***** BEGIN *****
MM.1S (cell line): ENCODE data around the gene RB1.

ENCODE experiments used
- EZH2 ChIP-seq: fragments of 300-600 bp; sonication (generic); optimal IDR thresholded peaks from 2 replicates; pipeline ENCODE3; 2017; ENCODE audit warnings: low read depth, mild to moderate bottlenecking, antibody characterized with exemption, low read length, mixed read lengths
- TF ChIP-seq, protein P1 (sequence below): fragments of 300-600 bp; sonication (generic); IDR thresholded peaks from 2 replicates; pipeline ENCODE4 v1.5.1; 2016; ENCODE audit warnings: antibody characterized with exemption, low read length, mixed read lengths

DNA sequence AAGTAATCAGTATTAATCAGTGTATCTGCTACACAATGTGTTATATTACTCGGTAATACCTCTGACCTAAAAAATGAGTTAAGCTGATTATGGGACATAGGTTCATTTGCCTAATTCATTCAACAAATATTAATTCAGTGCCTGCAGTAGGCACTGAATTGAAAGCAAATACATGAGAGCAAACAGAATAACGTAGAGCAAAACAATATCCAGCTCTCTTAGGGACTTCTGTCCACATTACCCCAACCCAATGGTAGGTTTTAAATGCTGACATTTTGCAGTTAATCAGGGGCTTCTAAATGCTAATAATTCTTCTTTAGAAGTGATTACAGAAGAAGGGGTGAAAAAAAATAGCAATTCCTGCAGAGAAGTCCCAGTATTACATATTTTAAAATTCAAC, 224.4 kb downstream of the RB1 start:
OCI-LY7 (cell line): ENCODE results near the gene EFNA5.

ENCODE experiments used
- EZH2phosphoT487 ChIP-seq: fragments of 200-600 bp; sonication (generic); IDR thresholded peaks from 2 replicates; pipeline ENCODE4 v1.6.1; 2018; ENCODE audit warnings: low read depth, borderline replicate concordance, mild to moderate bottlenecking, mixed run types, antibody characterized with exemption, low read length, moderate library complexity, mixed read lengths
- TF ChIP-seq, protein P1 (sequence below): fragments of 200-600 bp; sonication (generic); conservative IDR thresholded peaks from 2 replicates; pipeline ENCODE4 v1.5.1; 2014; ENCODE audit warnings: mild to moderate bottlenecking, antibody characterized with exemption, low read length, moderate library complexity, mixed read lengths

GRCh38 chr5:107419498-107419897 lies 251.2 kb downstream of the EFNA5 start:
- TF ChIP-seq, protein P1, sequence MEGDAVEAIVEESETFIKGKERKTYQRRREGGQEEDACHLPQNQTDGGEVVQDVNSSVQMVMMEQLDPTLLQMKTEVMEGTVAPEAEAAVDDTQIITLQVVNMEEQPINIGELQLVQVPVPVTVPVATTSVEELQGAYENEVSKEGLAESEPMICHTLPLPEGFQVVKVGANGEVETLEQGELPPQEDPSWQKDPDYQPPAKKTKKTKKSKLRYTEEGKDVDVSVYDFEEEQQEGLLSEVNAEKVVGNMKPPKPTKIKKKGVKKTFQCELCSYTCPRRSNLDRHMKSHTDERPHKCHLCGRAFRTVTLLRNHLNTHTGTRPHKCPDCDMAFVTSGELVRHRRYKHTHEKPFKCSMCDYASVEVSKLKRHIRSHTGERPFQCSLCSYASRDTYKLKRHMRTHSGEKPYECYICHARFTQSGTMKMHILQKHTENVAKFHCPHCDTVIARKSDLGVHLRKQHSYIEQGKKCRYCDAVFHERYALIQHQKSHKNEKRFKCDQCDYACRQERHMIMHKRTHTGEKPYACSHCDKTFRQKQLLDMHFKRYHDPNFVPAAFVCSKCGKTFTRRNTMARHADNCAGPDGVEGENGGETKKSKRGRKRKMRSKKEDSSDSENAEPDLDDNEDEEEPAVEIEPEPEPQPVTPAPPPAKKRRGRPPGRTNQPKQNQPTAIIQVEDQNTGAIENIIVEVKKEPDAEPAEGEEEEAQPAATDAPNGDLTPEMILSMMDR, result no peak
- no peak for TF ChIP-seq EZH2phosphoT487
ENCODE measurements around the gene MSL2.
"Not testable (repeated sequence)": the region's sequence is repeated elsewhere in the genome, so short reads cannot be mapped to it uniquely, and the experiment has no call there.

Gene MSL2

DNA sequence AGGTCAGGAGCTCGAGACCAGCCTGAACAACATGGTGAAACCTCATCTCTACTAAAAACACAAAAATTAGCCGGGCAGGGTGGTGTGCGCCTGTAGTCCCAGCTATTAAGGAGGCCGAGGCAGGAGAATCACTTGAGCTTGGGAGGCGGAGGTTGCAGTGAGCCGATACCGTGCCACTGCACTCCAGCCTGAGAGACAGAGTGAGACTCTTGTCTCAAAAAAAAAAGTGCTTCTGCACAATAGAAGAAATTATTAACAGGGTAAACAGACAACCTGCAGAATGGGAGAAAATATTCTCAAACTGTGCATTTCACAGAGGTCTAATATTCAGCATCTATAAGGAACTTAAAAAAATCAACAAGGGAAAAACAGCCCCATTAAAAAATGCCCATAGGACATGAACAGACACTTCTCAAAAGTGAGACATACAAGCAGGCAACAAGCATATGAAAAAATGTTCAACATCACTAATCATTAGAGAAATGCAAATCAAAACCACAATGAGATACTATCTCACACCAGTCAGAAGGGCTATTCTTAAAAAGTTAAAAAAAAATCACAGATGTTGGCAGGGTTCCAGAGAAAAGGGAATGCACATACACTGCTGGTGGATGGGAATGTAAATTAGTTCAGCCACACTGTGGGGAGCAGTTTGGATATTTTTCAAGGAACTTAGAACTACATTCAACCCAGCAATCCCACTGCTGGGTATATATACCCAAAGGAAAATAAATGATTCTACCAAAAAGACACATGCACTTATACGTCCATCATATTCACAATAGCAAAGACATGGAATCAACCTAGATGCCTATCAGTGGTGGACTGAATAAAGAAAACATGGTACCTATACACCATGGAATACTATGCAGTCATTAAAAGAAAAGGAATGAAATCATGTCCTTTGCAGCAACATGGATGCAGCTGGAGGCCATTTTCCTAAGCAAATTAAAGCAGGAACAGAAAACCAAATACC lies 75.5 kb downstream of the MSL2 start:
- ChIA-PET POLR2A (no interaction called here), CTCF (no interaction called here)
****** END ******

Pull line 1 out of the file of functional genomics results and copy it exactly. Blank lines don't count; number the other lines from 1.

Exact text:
MM.1S (cell line): ENCODE data around the gene RB1.